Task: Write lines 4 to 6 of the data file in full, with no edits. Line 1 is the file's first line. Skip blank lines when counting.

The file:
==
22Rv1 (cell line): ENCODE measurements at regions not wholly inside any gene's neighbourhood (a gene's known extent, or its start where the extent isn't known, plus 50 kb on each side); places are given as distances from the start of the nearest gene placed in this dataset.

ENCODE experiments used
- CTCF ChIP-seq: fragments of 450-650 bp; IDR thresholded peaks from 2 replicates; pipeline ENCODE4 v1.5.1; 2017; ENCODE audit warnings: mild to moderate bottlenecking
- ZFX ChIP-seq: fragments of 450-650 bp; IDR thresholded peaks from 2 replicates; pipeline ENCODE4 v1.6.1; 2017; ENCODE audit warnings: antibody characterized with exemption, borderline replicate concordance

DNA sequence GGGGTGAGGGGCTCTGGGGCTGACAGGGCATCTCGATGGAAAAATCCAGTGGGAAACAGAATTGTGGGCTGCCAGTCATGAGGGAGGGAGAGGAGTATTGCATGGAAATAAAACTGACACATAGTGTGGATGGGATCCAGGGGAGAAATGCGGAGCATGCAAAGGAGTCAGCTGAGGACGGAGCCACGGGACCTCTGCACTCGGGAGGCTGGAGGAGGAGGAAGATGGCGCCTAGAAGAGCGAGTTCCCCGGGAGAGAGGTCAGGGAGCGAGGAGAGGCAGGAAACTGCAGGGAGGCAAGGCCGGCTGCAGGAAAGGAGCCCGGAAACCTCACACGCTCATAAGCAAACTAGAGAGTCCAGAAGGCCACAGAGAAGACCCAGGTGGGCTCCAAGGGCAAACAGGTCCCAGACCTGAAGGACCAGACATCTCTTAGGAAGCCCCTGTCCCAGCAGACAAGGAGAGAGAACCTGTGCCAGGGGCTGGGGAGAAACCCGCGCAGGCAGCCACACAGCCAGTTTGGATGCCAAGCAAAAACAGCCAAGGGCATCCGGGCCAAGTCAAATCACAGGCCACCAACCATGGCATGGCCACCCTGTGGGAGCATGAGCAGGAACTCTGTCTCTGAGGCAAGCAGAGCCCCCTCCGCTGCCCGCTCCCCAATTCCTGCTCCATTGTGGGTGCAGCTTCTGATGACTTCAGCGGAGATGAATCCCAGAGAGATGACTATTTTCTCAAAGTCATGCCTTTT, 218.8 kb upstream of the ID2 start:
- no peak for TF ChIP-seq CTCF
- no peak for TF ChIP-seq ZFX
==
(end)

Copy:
- ZFX ChIP-seq: fragments of 450-650 bp; IDR thresholded peaks from 2 replicates; pipeline ENCODE4 v1.6.1; 2017; ENCODE audit warnings: antibody characterized with exemption, borderline replicate concordance

DNA sequence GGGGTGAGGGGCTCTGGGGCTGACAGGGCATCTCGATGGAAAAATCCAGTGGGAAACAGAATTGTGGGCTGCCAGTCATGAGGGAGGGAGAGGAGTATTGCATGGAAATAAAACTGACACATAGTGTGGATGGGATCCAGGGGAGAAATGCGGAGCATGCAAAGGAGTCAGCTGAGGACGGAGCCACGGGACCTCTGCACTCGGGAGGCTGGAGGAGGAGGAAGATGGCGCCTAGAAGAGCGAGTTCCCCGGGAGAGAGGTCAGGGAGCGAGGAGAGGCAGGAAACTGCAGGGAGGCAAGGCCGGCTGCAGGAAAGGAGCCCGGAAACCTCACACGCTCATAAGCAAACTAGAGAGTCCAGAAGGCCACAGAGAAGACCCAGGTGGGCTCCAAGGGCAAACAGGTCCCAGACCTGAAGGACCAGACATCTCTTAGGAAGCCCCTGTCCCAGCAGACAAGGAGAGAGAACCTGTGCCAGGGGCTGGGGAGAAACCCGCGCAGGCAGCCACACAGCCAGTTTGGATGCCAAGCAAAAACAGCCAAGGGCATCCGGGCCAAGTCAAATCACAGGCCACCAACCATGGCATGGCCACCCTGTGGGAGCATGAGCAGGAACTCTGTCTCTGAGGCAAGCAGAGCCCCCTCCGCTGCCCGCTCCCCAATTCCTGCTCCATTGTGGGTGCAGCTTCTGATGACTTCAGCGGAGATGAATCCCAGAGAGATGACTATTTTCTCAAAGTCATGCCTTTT, 218.8 kb upstream of the ID2 start:
- no peak for TF ChIP-seq CTCF